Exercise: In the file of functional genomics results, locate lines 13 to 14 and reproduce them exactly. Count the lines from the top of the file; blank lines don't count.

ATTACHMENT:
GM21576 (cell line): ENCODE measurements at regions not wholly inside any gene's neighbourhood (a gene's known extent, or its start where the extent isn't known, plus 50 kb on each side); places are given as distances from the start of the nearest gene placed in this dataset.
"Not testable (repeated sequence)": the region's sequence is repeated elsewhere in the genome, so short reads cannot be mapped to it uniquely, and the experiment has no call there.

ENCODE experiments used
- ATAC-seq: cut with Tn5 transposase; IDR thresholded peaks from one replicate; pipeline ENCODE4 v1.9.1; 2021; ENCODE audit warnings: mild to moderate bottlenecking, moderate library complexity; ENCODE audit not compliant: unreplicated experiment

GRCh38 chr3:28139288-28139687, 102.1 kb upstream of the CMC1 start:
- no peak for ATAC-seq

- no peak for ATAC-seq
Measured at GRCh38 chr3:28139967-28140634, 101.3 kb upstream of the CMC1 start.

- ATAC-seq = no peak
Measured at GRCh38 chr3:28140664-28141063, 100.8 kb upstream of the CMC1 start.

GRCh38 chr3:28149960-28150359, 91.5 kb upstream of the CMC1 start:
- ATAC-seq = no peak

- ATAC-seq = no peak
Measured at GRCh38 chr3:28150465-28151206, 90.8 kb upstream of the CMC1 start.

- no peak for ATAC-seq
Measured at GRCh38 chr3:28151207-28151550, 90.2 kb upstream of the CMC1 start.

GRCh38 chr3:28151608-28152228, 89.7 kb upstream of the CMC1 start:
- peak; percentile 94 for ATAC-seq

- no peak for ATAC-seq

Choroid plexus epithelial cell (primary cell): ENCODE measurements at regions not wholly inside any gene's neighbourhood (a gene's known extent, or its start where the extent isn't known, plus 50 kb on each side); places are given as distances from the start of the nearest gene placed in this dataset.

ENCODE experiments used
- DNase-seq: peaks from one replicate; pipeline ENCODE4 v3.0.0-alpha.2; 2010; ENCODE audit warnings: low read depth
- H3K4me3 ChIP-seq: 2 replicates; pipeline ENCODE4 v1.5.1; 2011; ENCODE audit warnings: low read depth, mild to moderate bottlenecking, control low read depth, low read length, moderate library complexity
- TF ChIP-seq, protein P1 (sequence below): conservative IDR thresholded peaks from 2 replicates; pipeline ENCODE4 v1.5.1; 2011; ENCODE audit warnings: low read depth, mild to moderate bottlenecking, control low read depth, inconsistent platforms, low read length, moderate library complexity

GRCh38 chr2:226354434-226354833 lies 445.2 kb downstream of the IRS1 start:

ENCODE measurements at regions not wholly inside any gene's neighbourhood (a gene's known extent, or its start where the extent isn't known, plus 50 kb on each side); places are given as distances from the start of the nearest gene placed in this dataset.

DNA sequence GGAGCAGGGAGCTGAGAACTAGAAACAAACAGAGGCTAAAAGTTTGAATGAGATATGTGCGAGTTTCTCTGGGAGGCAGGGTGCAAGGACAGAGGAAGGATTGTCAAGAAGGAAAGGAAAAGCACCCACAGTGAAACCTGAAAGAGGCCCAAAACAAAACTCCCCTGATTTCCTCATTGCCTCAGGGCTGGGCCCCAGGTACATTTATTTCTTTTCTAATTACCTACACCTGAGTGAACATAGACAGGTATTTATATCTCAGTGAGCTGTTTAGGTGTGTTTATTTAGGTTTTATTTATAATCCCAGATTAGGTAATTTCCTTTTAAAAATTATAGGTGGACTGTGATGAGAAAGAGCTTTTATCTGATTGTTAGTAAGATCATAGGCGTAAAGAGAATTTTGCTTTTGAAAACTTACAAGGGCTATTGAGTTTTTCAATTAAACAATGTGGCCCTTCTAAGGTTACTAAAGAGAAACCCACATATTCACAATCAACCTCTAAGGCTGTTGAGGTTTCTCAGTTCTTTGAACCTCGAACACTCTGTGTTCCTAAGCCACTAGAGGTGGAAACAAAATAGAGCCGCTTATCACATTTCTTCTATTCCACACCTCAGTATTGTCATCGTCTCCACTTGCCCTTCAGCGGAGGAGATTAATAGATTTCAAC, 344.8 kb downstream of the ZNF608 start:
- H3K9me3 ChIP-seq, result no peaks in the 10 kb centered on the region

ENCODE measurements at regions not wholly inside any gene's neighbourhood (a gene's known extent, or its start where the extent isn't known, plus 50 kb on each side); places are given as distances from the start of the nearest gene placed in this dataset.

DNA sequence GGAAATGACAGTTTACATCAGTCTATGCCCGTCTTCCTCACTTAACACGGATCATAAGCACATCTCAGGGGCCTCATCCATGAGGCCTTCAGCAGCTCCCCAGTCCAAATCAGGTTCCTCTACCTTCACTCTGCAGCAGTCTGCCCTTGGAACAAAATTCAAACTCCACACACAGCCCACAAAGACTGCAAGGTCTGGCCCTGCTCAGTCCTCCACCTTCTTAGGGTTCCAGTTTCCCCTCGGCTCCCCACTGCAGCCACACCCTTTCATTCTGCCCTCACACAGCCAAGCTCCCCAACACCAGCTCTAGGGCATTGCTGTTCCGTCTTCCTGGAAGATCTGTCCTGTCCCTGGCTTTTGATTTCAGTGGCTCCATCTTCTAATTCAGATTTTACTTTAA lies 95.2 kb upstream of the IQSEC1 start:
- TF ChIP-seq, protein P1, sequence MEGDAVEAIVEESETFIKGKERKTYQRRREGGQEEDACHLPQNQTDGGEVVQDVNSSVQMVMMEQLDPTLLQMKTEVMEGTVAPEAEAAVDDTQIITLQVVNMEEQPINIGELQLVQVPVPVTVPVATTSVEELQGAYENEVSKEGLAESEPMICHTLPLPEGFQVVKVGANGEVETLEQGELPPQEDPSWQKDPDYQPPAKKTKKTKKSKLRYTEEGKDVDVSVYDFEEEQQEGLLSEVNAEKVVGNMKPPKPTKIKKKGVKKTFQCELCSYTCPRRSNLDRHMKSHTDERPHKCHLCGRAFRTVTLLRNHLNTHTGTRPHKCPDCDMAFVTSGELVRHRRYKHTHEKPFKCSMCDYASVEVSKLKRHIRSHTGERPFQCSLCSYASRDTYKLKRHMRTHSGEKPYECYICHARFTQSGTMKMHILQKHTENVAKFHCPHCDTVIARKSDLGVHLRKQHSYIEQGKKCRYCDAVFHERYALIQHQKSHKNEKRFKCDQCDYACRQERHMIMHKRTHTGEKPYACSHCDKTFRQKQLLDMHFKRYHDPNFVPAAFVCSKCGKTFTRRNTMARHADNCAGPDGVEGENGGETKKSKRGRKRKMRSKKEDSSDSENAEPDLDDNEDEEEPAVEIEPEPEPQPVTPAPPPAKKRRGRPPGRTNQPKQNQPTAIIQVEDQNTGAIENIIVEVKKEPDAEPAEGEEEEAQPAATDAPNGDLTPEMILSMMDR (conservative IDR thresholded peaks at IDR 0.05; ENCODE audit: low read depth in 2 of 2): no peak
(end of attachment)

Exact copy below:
- ATAC-seq = no peak
Measured at GRCh38 chr3:28150465-28151206, 90.8 kb upstream of the CMC1 start.